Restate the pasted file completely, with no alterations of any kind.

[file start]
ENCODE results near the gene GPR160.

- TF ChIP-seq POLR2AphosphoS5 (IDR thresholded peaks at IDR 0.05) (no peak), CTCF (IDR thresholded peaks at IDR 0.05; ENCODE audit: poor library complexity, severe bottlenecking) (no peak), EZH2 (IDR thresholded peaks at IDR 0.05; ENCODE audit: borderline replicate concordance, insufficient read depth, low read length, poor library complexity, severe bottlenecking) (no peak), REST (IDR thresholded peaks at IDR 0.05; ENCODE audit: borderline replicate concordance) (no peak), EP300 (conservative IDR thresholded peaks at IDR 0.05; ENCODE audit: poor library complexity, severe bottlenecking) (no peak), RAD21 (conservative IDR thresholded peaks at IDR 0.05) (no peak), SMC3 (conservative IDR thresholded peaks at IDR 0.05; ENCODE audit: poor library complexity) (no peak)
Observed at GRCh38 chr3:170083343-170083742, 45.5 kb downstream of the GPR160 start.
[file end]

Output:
ENCODE results near the gene GPR160.

- TF ChIP-seq POLR2AphosphoS5 (IDR thresholded peaks at IDR 0.05) (no peak), CTCF (IDR thresholded peaks at IDR 0.05; ENCODE audit: poor library complexity, severe bottlenecking) (no peak), EZH2 (IDR thresholded peaks at IDR 0.05; ENCODE audit: borderline replicate concordance, insufficient read depth, low read length, poor library complexity, severe bottlenecking) (no peak), REST (IDR thresholded peaks at IDR 0.05; ENCODE audit: borderline replicate concordance) (no peak), EP300 (conservative IDR thresholded peaks at IDR 0.05; ENCODE audit: poor library complexity, severe bottlenecking) (no peak), RAD21 (conservative IDR thresholded peaks at IDR 0.05) (no peak), SMC3 (conservative IDR thresholded peaks at IDR 0.05; ENCODE audit: poor library complexity) (no peak)
Observed at GRCh38 chr3:170083343-170083742, 45.5 kb downstream of the GPR160 start.